So you didn’t check out the DNA argument, the life argument, the blood type argument, the heartbeat argument, the brainwaves argument … the ‘when is it okay to kill a child in the womb’ argument?

    ‘Absolutely provide sex education – depending on what that entails. Absolutely provide cheaper child-care, etc etc etc. Provide for the child to live, not die.’

    i take it you booed when bernie finn was speaking then? he (through the liberal party) fights against all of these things (though actually hes probably in favour of teaching abstinence- if thats what your alluding too).

    I couldn’t hear a lot of what Bernie was saying, since you guys were making such a racket and I was wandering around the back of the crowd looking for someone, or I was kneeling in front of your big banner praying, or talking with some kids, for most of the time. But hey, I think abstinence is the best idea. There are other sex education things that I do believe should be taught, though.

    ‘It’s like one of those co-joined twins was dying, and her death would kill the other as well. You save a life… Exactly like that. The easiest way to explain. You know, having a dead sibling attached to your head could kill you.’

    this is a false argument using another stupid analogy. the fetus (that puts the pregnant womans life at risk) is not necessarily going to die. there are plenty of kids whose mothers died giving birth to them. they are not the dead (or dying) conjoined twin. you are turning one situation (the mothers life is at risk due to the pregnancy) into another (the fetus is dead/dying and its death will kill the mother). maybe these are your own specific narrower boundaries on when abortion is ok, but it was in reply to it being a “serious risk of death to the woman”.

    If the baby is under the age of viability, and the mother dies, the baby dies too. That’s generally how it works. If the baby is past the age of viability, as I understand a C-section could be performed and the baby lives AND the pregnancy is ‘terminated’. If a woman is in the process of giving birth in this country, and the baby becomes stuck, operations etc. would be in order – an abortion to prevent death in childbirth sounds pretty ridiculous to me.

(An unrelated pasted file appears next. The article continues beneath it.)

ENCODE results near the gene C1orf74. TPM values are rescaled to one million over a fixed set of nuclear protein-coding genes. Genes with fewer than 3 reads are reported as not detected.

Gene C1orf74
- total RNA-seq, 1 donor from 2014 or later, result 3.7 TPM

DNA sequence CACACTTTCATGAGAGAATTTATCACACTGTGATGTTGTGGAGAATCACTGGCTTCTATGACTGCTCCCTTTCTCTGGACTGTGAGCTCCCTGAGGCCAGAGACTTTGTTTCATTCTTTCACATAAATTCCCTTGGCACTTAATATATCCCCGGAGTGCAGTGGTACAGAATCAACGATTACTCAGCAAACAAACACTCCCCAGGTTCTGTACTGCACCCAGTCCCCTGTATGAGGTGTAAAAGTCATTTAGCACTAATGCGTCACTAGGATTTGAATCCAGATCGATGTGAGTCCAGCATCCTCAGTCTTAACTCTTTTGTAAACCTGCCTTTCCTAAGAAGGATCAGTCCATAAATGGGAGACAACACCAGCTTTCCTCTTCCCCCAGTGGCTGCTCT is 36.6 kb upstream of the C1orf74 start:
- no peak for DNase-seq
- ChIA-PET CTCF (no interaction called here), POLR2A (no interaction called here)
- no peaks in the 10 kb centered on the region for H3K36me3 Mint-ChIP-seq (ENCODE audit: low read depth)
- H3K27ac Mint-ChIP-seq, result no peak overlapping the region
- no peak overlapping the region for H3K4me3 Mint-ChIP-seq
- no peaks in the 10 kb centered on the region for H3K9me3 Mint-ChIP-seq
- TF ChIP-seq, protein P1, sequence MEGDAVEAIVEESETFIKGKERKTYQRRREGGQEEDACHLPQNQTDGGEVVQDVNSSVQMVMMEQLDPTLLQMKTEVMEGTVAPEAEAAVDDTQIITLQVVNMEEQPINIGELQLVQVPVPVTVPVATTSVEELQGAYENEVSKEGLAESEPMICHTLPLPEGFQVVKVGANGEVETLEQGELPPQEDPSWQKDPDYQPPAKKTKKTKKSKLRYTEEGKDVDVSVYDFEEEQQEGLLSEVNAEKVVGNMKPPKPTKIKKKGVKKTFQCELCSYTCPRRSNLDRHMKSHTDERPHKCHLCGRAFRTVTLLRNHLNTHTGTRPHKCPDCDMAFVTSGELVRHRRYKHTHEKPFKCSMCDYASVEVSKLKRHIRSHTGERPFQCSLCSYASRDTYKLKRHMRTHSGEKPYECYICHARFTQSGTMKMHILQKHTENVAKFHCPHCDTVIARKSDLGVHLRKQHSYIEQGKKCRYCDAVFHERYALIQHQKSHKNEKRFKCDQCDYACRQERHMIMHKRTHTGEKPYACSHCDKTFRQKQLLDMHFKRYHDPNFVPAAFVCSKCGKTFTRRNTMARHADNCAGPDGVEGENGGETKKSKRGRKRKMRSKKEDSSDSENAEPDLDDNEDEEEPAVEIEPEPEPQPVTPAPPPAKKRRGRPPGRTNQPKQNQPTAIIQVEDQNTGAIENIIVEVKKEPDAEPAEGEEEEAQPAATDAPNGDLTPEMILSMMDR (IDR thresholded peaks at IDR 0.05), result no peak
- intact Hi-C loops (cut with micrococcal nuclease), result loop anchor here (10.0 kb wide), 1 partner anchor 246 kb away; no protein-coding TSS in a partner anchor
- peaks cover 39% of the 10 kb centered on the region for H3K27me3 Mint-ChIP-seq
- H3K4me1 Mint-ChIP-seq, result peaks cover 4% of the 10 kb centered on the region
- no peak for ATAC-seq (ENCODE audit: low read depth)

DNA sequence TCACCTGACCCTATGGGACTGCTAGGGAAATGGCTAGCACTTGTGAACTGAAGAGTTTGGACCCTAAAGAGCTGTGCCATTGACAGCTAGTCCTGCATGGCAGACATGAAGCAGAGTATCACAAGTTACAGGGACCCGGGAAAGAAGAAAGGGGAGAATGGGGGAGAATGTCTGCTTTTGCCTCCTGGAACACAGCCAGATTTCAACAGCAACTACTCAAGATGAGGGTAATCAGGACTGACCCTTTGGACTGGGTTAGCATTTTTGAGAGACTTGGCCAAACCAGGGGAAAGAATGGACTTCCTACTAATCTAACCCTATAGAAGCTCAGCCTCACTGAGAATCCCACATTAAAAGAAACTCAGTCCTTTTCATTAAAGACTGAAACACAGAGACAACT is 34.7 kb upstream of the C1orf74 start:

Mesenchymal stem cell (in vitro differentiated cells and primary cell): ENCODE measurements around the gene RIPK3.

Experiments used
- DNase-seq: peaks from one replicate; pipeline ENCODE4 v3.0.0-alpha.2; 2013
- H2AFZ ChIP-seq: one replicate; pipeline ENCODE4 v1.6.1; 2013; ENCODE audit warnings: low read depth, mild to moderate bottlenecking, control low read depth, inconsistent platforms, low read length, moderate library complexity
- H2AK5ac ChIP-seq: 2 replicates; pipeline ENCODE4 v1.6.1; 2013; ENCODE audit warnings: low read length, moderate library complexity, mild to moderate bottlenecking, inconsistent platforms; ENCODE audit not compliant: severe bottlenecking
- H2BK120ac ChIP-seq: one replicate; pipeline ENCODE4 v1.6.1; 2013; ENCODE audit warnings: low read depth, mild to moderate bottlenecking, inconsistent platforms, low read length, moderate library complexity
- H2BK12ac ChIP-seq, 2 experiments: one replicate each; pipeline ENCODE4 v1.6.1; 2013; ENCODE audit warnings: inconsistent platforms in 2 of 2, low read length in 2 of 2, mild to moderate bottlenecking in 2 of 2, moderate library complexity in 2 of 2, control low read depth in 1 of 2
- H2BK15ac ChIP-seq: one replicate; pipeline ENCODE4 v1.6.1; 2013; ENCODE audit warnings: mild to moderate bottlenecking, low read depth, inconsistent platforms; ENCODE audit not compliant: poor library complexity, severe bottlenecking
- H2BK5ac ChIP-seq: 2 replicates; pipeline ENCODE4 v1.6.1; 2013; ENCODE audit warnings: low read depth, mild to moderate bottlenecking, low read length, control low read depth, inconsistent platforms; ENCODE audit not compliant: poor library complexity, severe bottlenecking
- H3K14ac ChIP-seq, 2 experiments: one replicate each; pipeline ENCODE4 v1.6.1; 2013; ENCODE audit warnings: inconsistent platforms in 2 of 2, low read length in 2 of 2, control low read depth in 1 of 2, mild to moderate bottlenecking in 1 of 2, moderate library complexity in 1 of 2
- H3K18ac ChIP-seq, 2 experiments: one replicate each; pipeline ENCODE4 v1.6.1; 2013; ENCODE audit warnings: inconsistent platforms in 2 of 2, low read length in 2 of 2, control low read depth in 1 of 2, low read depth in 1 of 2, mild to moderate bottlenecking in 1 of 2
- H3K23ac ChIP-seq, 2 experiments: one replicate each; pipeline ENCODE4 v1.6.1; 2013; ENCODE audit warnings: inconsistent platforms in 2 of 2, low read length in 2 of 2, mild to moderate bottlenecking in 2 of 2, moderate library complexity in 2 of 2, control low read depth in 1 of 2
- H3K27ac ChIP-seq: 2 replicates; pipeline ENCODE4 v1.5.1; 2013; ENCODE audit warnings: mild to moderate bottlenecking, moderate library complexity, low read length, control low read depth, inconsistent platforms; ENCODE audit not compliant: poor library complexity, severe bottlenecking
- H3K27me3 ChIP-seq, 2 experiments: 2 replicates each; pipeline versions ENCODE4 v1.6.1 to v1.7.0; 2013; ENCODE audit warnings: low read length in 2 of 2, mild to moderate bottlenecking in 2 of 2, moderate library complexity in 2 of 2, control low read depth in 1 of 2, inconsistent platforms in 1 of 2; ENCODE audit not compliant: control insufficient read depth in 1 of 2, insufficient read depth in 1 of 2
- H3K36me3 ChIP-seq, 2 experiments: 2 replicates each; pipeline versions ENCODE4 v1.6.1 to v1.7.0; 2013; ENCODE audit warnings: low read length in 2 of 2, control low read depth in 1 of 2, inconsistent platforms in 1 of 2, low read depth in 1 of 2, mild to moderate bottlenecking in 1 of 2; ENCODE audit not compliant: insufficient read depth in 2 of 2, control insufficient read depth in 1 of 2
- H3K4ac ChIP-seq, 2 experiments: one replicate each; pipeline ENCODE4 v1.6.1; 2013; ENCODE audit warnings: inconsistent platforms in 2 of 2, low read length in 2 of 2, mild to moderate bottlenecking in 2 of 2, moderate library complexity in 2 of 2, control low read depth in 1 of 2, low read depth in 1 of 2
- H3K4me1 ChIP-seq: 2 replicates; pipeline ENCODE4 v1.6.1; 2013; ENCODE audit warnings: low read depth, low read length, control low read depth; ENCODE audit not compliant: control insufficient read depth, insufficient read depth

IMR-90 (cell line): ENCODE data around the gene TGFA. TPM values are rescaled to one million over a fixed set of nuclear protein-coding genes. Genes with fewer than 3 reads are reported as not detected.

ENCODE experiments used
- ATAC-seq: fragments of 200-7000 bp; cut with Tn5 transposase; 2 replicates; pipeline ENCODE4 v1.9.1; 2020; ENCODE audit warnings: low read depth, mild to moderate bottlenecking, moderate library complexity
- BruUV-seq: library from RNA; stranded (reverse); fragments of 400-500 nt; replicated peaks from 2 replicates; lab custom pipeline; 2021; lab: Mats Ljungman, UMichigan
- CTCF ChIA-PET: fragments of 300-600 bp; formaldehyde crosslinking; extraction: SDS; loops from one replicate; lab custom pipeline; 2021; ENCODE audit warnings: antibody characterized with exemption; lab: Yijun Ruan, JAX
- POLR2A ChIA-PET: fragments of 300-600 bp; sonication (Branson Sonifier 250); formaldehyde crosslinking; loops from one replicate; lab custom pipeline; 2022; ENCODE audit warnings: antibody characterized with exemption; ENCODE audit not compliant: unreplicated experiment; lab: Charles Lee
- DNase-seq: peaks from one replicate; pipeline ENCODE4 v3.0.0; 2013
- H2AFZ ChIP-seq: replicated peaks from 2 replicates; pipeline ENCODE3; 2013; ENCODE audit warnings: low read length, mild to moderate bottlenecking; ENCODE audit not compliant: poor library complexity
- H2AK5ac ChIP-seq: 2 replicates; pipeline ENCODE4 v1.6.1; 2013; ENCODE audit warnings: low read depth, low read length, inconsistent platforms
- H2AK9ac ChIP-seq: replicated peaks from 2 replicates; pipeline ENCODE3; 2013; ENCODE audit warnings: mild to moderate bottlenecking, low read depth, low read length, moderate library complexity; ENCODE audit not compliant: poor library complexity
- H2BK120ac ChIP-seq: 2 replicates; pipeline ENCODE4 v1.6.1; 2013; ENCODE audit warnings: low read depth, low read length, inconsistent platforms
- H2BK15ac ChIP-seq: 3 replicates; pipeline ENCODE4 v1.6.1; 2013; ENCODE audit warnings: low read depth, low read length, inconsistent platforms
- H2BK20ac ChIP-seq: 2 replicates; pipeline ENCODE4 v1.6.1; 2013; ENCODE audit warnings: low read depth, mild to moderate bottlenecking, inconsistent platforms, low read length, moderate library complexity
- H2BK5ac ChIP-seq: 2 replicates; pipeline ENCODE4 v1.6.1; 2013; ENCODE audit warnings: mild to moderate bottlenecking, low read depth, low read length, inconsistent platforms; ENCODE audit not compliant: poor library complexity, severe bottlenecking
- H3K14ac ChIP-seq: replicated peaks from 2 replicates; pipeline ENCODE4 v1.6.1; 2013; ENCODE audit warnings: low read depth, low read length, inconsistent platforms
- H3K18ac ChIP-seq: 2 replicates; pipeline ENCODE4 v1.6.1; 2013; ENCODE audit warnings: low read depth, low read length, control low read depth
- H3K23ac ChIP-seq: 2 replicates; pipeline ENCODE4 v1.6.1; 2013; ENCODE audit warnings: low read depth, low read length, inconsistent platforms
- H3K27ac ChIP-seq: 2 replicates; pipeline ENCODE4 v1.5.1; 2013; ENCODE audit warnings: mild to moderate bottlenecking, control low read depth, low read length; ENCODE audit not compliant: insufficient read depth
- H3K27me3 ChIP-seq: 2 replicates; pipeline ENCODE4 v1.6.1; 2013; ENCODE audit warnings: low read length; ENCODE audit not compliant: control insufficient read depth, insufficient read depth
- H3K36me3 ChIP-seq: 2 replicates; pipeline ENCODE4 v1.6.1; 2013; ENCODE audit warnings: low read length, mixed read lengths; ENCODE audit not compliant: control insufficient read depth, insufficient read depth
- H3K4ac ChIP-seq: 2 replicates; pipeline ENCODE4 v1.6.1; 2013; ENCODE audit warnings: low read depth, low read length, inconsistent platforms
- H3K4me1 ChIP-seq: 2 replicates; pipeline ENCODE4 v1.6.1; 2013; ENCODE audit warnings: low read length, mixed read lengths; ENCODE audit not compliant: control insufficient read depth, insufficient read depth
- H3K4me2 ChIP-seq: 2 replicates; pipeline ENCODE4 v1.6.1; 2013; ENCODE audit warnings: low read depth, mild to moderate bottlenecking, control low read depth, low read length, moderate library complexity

”so your question, “So, what’s your argument for the non-human-personhood of the unborn?”, as much as you may not want to hear it, is irrelevant.”’
    What on earth? “It’s irrelevant if a woman is a person, the man is a person and rape is always going to be around, so tough luck.” No. That’s not for me.’

    you obviously didnt wanna hear it, going by your response. your question is irrelevant simply because people can talk in circles for years about when personhood starts (and they have been), and will never agree, and it will not stop abortion like you hope.

    Oh, they’ll talk in circles? Like they did with slavery? Like they did, and continue to do, with every other social justice issue in the world?

    Re murder/rape analogies – people think I’m likening abortion to murder more because murder is the killing of a human being, and abortion (I claim) is also killing a human being. I used to use slavery, but then some pro-choicers told me that slavery was okay, and I didn’t want to have to follow that whole trail too.

    … please be honest and tell people that you think that jail might be appropriate sometimes for women who have abortions. that would finish the argument once and for all.

    Okay. Jail might be appropriate sometimes for women who have abortions.

    Done.

    Grant says:

    @ndy, on the other hand, has been arguing with Georgia using evidence and reason – i.e. in a way that demonstrates respect for other people’s views and a willingness to engage in debate. As has Georgia.

    Thanks Grant, and thanks @ndy too. I like debating you.

    Elish, capitals are generally considered the text version of shouting. So Derek kind of was shouting at me.

    Stop defending women who haven’t asked for your help, and protecting them automatically from men who disagree with them. If you do some reading, you might be unpleasantly surprised by how your behaviour frames you in regards to misogyny.

    Hey, THAT’s misogynist! Because if he defended a guy, no one would care, but because I’m a woman, he must act differently towards me! Arugh!